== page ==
Triebert recorders?

Home Forum Recorder Makes, Models and Maintenance Triebert recorders?

This topic contains 16 replies, has 4 voices, and was last updated by  Aulos303 August 30, 2020 at 6:59 pm.

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  • #1048

    Katia J
    Participant

    Has anyone tried these? They’re not too expensive (though it looks like they’re not available in the U.S., so after shipping from the UK they would likely be expensive) but of the few reviews I’ve seen, they seem to be mixed. Some say the high notes are easy to reach, some say they’re hard or out of tune. Some say the tone is nice; some say it’s not.

    I’m fine with my Yamaha 312 and don’t really see any need for another treble, but I have to admit the Trieberts have me intrigued, especially as they’re so much more attractive than all of the other plastic instruments out there (I have always hated that black-and-white or brown-and-white color scheme; I haven’t a clue why makers insist on using it when a solid color would look more convincingly like most wooden instruments out there. Unless that’s the point, to make it look very obviously plastic so nobody mistakes it for wood?).

    #1060

    Aulos303
    Participant

    I’m curious about those too. They have a bass which is a lot cheaper than other basses out there.

    You don't stop playing when you get old. You get old when you stop playing.

    #1063

    Katia J
    Participant

    I almost have the urge to just pay the shipping (which the site alleges will be less than US$13, which means the whole thing wouldn’t cost too much more than $30), just to try it. Not that I need another… but I suppose I’m always looking for my “Goldilocks” instrument, lol. I’m just not too sure about shipping something internationally right now…

    I had found one on (US) Amazon as an alleged “promotion” item for around $20 I think, but I’m always wary about stuff on Amazon being fakes. And an eBay seller in the US allegedly selling a bunch used, but that sounds somewhat fishy as well. Probably better to buy straight from EMS.

    #1066

    Aulos303
    Participant

    I almost have the urge to just pay the shipping (which the site alleges will be less than US$13, which means the whole thing wouldn’t cost too much more than $30), just to try it. Not that I need another… but I suppose I’m always looking for my “Goldilocks” instrument, lol. I’m just not too sure about shipping something internationally right now…

    I had found one on (US) Amazon as an alleged “promotion” item for around $20 I think, but I’m always wary about stuff on Amazon being fakes. And an eBay seller in the US allegedly selling a bunch used, but that sounds somewhat fishy as well. Probably better to buy straight from EMS.

    I got my Aulos tenor from Amazon, it was fine, and at a reduced price. I also got a Kalimba from there, a surprise from my other half, and it is surprisingly good!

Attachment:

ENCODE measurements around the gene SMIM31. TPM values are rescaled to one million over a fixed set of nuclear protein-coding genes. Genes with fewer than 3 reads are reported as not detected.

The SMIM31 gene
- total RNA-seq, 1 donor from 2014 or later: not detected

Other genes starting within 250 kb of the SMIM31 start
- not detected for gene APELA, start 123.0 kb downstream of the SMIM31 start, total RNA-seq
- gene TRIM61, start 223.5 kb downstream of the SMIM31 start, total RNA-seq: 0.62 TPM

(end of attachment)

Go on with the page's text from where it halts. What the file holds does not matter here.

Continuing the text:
You don't stop playing when you get old. You get old when you stop playing.

    #1067

    Katia J
    Participant

    I got my Aulos tenor from Amazon, it was fine, and at a reduced price. I also got a Kalimba from there, a surprise from my other half, and it is surprisingly good!

    Oh, yes, I got my Yamaha recorders from Amazon as well. But I’m a bit more wary when it comes to a brand that isn’t well-known (I think it might actually be EMS’ own brand), and a brand that isn’t available in the U.S. from any actual music shops yet somehow some Amazon seller got ahold of some (especially since in this case, the seller didn’t even know how to spell the name of their own product– they had it advertised as “Tribert”).

    Interesting about the kalimba, though. I’d seen the ones on Amazon and wasn’t sure if they were any good or not…

    #1068

    Ken In Dallas
    Participant

    I’m trying to think how to word this… Over the last several decades that relations with China have been ‘normalized,’ I’ve had a number of friends and acquaintances that have ventured into having whatever their product was manufactured in that country. They’ve all had problems maintaining control over their product.

    If I may over-simplify and even make a guess, I would think that when older recorder manufacturing molds get out of spec, they continue to be used for production runs of instruments that we end up seeing on low-priced overseas websites and ‘interesting’ Ebay sales. What may be out of ‘spec’ is a wildcard. It might just be the color. In the case of recorders there are so many variables that can affect intonation and voice adversely.

    Of course I’m unqualified to speculate about an inexpensive recorder line that I’ve never examined, but inexpensive instruments are often called “School” recorders, inferring that they are only good enough for a child to learn the basics on. Also there’s the old, “If it sounds too good to be true…” adage. Sometimes a ‘deal’ can be a dollar’s ‘dead end.’ We end up having to spend the equivalent once more just to get what we wanted in the first place.

    Self quarantined these last months, I read trusted reviews and purchased a Descant/Treble pair of Yamaha 400 series, an Aulos Haka Descant, a Zen On G-1A Treble, (and a Mollenhauer Denner wooden Treble.) All well respected makers. Not one ‘dead end’ penny. All seem to have their own special joy at play. I never had the money for a Porsche. Plastic recorders? I can afford a few of the best. I just feel we’re so lucky to have such musical and yet affordable plastic instruments to play. No?

    #1069

    Katia J
    Participant

    For me it’s just curiosity more than anything else. I have a Yamaha 312, and also an Aulos (I think 509?) that I “rescued” from a thrift store. So I already have decent instruments; it’s not that I’m going out looking for something with a great sound. But, they’re probably “different,” at least, perhaps in an interesting way.

    I’ve seen some great reviews of these instruments (from people who claim they’re experienced players) and some bad ones (from same). It seems the line may be on its way out, since some music stores seem to not stock all of them and many of the reviews I read are from many years ago.